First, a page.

Czech police intervened Monday to quash a protest by refugees at a centre for them at Balková in the Plzeň region. A special police squad was called to the centre after the refugees barricaded themselves inside. Police said the refugees later started to throw furniture at them. They said the protest was started by two Nigerians with around a dozen others joining in. The Ministry of Interior says 56 foreigners are being held at the centre capable of hosting 200. The centre was created from a former police training school.
Representatives of government, the unions, and business failed to agree at a meeting Monday on how much minimum wages should increase this year. They agreed however that a new framework for working out the regular increases should be established. Unions have suggested that the increase should be 1500 crowns with the bosses favouring 800 crowns. The Ministry of Labour has suggested a 1200 crown increase. The rise should be finalised this year before lower house elections scheduled for October. The basic guideline is that the minimum wage should be at least two-fifths of the average wage.
Czech minister of industry Jiří Havlíček begins Monday a two-day working trip to Moscow at the hed of a 20-strong business delegation. The main focus of the trip will be a meeting with his Russian counterpart, Denis Manturov. A meeting of the regular committee for Czech economic, industrial, and technology cooperation will also take place.
Spending watchdog the Supreme Audit Office (NKÚ) says in a report that the Ministry of Education distributed money to sport in a non-transparent and ad hoc manner between 2013 and 2015. The report issued on Monday said that a points system of awarding funds was dropped between 2013 and 2014 when it suited the ministry. Guidelines for co-financing also varied widely without any clear reason. The current outgoing minister, Kateřina Valachová, said that the problems stemmed from previous ministers and that she had to carry out a series of audits when she took over the post. Sports funding from the ministry is currently the focus of a scandal with the head of the Czech football association and a former deputy minister at the education ministry among the main suspects.
The Czech Republic will step up its engagement in the fight against international terrorism, Defence Minister Martin Stropnicky told Czech Television. He said that in the summer the Czech Republic would send 15 officers to Bagdad, Iraq to help with training of the local police force and that the number of Czech soldiers in Iraq was likely to increase by 150. At present the Czech military has 47 soldiers in the country. NATO agreed to take a more active role in the fight against IS at a summit in Brussels last week. NATO countries do not want the alliance engaged in active combat against Islamic State militants, even though all are individual members of the anti-IS coalition. The role of the alliance could include training local forces and helping to build militaries and institutions.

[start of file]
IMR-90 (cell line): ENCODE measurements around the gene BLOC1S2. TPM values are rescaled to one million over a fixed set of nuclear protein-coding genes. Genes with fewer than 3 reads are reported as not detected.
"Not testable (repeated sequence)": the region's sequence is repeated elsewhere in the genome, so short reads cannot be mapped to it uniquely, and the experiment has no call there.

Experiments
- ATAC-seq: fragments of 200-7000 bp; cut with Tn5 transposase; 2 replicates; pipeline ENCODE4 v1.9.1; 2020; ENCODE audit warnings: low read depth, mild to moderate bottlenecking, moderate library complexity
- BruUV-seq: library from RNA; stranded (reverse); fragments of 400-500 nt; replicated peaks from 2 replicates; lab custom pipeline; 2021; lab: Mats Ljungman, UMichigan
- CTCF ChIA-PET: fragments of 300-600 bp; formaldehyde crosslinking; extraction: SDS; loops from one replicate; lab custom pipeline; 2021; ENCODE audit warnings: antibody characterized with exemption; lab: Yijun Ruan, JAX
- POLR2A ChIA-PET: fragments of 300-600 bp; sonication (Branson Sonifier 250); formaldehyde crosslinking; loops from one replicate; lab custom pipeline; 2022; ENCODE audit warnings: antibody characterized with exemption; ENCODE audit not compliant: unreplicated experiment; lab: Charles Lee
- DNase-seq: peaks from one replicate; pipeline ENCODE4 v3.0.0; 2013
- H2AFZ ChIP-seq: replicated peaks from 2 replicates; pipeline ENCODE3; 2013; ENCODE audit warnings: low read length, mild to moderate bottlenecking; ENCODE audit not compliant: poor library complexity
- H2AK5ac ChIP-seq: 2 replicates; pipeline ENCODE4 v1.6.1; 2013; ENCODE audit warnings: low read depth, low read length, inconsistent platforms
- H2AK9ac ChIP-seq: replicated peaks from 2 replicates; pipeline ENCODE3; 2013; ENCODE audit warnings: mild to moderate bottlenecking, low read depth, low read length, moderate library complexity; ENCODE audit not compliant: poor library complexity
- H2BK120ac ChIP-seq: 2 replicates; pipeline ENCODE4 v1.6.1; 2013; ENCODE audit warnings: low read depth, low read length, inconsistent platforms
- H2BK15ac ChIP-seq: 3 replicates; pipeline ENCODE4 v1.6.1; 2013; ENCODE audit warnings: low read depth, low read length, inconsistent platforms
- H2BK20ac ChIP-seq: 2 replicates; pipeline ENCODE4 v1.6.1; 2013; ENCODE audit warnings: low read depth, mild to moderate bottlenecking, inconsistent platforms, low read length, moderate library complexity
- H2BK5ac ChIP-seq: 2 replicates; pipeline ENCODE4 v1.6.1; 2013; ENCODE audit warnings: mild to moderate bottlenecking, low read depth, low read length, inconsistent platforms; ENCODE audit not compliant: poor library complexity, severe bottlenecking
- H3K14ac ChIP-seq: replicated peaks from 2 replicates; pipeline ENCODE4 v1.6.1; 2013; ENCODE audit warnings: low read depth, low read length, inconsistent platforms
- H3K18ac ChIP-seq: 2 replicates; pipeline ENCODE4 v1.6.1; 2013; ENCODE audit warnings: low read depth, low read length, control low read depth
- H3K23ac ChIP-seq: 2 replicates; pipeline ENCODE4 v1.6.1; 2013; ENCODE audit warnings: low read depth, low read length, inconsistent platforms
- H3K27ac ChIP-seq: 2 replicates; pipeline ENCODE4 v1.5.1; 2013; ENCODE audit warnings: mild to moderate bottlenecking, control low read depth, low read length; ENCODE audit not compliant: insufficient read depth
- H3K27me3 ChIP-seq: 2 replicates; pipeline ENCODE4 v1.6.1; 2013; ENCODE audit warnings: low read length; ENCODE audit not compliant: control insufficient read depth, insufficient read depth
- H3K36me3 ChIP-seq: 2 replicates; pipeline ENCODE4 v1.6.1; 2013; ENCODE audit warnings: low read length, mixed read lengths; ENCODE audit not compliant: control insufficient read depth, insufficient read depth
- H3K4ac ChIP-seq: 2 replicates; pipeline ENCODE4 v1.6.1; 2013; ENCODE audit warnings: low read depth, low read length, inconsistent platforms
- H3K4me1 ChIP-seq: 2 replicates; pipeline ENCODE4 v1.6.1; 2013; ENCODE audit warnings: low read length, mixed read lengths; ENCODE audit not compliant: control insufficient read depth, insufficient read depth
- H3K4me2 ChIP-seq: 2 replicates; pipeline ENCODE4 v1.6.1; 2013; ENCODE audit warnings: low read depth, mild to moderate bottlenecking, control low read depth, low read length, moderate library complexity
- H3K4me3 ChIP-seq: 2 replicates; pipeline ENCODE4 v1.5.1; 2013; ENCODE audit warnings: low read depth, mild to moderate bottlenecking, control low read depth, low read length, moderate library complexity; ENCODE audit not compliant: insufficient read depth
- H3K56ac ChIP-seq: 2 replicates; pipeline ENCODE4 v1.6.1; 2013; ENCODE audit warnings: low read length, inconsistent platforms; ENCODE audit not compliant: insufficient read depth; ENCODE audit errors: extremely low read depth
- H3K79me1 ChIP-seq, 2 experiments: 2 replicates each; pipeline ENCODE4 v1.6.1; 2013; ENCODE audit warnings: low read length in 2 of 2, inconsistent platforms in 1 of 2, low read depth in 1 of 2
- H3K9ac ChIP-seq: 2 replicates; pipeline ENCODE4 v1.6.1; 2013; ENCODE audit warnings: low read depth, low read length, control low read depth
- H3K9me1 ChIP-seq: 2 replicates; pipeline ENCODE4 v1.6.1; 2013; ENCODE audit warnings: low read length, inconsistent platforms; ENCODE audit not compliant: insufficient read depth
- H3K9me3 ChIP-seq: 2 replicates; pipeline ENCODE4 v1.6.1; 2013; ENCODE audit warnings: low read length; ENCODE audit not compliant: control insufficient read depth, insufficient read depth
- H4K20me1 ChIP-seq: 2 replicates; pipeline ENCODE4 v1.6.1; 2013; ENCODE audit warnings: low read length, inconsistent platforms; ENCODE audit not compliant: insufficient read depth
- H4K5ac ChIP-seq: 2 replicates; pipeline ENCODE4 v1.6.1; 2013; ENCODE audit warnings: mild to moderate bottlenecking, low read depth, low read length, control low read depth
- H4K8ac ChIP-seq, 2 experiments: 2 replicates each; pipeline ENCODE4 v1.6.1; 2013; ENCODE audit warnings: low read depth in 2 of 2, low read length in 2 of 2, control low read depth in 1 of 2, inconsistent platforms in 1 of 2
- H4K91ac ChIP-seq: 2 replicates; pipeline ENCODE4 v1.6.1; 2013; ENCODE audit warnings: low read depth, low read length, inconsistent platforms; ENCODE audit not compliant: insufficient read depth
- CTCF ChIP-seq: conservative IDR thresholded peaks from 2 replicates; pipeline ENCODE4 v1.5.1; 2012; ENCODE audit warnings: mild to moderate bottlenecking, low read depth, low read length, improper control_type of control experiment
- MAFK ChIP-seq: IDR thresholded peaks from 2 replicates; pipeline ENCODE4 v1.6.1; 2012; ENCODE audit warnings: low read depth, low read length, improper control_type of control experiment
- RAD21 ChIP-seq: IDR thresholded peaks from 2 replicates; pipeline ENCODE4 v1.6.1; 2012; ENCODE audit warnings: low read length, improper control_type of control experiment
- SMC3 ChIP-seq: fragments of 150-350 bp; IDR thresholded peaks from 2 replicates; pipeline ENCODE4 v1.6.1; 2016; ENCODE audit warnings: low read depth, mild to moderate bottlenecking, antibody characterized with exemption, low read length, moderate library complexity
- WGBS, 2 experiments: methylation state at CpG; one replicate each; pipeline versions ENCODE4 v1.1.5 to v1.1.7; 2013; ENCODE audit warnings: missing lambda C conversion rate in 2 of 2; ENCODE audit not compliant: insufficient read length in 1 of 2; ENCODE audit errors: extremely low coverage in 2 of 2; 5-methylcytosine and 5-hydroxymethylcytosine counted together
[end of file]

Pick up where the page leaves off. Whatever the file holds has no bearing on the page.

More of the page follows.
President Milos Zeman on Sunday met with the minister of education, youth and sports Kateřina Valachová, who announced her resignation after one of her deputies was charged with large-scale corruption. Valachova said the president asked her to reconsider her decision in view of the strong backing she had from teachers and sportspeople. However the minister said she would stand by her decision and expected to leave office at the end of the month as agreed. Prime Minister Bohuslav Sobotka has already proposed a replacement.
The recent government crisis has not significantly impacted support for individual Czech political parties, suggests an opinion poll carried out by the CVVM agency from May 8 to May 18. The ANO party of now former finance minister Andrej Babiš enjoyed the backing of 33 percent of respondents, a similar figure to other polls conducted in previous months. The Social Democrats, with whom ANO clashed during the crisis, garnered 14 percent support, the survey indicates. The right-wing Civic Democrats placed third on 13 percent, climbing above the Communist Party on 11.5 percent.
President Miloš Zeman is set to dismiss Finance Minister Andrej Babiš
from his post on Wednesday, the president’s spokesman Jiří Ovčáček
announced at a press conference on Tuesday. Babiš will be replaced by Ivan
Pilný, the head of the lower house’s economic committee.
Prime Minister Bohuslav Sobotka had proposed the dismissal of ANO party leader and billionaire businessman Andrej Babiš to the president over continuing corruption allegations and unexplained financial dealings. Mr Babiš has persistently denied any wrongdoing.
The spokesman to President Zeman, Jiří Ovčáček, has written on Facebook that the Czech head of state has no issue with naming ANO MP Ivan Pilný as the country’s new finance minister over the course of next week. First, the head of state will meet the prime minister’s request for the current finance minister, Andrej Babiš, to be recalled from his post. Prime Minister Bohuslav Sobotka sought Mr Babiš’ removal after he failed to explain questionable financial dealings.
Early problems in the Cabinet appeared over Ivan Pilný’s nomination as finance minister with the head of the junior coalition party, the Christian Democrats, saying that he did not expect anything good. Pavel Bělobrádek, who is tasked with leading the government’s research and innovation drive, was apparently offended by previous remarks from Pilný that research was ‘a black hole.’ Bělobrádek is currently waiting for government approval for the research budget for 2018 to be increased to 36.2 billion crowns, around 3.5 billion more than this year.